Magazine article Social Studies Review

Integrated English Language Development in the History Classroom

Magazine article Social Studies Review

Integrated English Language Development in the History Classroom

Article excerpt

The Common Core State Standards have focused our attention on language as essential to learning in all content areas. Although the intention of the new internationally benchmarked Common Core standards is to prepare all students to succeed in a global economy and worldwide society, the high level of rigor and the expectations for how language is used in academic settings pose particular challenges for English Learners (Olsen 2010). Lesli Maxwell commented in Education Week that "Common Core ratchets up the language demands for all students.. .but for English learners, acquiring academic language is often the highest hurdle to clear before they can be deemed proficient in English." Consequently, amidst these high expectations for student learning, history teachers must ask - What does the integration of these new sets of standards mean for English Learners in our history classrooms, especially those learners who meet the state criteria for Long Term English Learners (LTELs)?

Fortunately, in California, where English Language Arts (ELA) and English Language Development (ELD) standards are introduced together in the state framework, this emphasis on literacy and language development embedded in content learning is spelled out in depth. The California ELD standards and the accompanying appendices developed in collaboration with practitioners throughout the state not only amplify the Common Core standards, but outline achievable academic goals for students at different levels of proficiency. Placing these ELD standards alongside the content specific standards in history provides a guide for rich instruction.

The first stage for teachers in providing access to Common Core instruction is simply the articulation of inclusive learning goals that incorporate the history to be learned, as well as the language that both surrounds and is embedded in the content. Saunders, Goldenberg, and Marceletti (2013) state as one of their 14 guidelines: "ELD instruction should be planned and delivered with specific language objectives in mind." These researchers propose this guideline based on investigations that confirm "formulating clear language objectives would support teachers' efforts to plan and deliver instruction that effectively directs students' attention to the targeted language form." Under Common Core instruction, all teachers are responsible for supporting English Learners' achievement in literacy and language acquisition in the content classes simultaneously with the development of basic English proficiency. Chapter three of the California English Language Arts (ELA) and Eng- lish Language Development (ELD) framework defines instruction with adequate scaffolding and access to the content curriculum for English Learners as "Integrated ELD." Because of this dual aim, teachers can most effectively begin to build pathways to academic language for English Learners when they understand what it means to develop language goals for students, and what differentiated goals are necessary for students at different levels of English proficiency.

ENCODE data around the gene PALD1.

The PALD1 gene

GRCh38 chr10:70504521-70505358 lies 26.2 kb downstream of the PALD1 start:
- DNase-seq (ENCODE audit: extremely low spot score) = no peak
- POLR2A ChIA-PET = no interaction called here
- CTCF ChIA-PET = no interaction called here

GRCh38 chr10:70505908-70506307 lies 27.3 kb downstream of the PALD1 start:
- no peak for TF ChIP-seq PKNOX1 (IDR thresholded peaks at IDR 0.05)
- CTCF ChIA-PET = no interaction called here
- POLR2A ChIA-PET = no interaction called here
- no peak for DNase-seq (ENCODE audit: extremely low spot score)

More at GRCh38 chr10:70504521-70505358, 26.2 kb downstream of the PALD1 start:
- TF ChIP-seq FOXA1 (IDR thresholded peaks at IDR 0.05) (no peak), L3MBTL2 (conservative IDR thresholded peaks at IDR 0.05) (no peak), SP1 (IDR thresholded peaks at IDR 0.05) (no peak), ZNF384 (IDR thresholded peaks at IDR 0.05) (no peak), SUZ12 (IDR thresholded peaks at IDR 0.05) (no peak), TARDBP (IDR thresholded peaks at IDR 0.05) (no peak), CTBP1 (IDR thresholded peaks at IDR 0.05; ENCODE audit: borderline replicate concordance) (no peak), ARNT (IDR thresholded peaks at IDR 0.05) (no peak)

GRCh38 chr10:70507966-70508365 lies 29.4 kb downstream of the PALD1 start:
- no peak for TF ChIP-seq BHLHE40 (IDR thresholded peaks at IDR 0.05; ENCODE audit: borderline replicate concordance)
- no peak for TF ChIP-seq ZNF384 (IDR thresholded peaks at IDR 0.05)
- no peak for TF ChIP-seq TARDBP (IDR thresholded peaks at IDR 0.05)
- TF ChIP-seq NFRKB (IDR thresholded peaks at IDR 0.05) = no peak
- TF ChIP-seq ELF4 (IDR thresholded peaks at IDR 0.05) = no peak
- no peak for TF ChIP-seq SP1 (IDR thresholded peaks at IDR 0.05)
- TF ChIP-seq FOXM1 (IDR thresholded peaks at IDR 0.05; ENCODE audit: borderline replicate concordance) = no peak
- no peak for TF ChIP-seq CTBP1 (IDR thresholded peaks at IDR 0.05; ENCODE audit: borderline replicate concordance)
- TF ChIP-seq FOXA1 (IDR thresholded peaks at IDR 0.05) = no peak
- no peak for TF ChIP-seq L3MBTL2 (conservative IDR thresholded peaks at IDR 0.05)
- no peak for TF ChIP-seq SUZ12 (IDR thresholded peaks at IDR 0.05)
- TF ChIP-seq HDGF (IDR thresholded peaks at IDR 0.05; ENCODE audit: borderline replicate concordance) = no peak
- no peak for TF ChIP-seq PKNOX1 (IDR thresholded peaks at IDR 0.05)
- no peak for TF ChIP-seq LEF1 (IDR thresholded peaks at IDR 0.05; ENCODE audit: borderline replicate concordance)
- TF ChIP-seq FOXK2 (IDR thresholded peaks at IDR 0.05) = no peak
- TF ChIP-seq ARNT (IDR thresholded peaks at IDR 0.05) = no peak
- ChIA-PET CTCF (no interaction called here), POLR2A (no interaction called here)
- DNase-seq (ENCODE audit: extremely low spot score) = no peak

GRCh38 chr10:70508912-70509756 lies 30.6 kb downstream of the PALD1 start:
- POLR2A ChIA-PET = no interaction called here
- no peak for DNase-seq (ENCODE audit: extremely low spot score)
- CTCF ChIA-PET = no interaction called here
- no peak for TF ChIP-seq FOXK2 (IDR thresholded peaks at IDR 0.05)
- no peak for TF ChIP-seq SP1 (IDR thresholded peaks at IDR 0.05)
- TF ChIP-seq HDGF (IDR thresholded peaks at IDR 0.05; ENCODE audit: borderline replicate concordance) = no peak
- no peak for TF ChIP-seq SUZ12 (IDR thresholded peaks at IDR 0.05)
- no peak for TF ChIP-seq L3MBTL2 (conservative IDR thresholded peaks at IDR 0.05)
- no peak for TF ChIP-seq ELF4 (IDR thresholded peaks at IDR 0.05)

To foster instruction that puts complex academic language learning at the center, teachers need to design learning goals that guide their instruction for both content and language. One way to do this is to intentionally integrate the ELD standards into their classroom learning goals (Jimenez, 2013). For all learners, but especially for English Learners engaged in Common Core lessons, the learning goals should be built on three fundamental principles. These are also acknowledged as three of the major shifts from the former to the present standards: 1 ) language is now central to all academic areas-all teachers are teachers of content and language; 2) there is an emphasis on collaboration, inquiry and teamwork; and 3) instruction must include complex and varied text, with an emphasis on informational text genres. The content component comes from the content standards, and represents what the teacher expects the students to know by the end of the unit or lesson. …

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